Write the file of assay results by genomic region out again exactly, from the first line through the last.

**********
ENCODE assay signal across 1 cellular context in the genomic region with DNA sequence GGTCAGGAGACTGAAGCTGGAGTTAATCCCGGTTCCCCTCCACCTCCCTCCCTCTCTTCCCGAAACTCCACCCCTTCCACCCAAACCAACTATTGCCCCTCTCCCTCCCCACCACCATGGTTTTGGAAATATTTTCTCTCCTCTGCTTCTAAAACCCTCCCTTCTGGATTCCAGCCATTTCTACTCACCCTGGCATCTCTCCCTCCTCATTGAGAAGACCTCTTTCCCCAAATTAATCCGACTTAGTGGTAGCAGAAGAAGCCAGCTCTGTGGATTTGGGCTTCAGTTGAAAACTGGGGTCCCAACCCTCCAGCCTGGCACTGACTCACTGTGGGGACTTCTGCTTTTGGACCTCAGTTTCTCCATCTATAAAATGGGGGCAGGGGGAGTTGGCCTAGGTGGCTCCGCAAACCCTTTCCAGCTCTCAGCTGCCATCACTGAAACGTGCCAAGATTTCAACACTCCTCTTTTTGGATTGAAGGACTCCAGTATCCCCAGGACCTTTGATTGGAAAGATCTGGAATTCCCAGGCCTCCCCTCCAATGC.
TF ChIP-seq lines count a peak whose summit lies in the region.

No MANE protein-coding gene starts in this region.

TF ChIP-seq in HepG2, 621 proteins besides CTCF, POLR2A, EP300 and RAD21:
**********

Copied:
ENCODE assay signal across 1 cellular context in the genomic region with DNA sequence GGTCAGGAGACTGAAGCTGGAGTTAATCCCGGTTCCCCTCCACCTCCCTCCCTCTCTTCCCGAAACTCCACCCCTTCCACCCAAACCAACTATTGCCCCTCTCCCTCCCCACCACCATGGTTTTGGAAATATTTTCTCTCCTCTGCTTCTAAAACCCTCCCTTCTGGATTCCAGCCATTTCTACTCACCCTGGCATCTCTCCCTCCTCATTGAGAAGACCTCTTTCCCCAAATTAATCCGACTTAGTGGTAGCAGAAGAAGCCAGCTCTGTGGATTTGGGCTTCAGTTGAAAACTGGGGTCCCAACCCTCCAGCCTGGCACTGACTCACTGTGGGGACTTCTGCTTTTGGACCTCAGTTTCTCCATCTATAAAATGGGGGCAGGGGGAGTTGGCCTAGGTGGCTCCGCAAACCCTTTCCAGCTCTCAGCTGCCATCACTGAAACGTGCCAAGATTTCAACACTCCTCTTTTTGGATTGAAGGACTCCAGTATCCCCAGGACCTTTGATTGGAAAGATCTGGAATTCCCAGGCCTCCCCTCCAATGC.
TF ChIP-seq lines count a peak whose summit lies in the region.

No MANE protein-coding gene starts in this region.

TF ChIP-seq in HepG2, 621 proteins besides CTCF, POLR2A, EP300 and RAD21: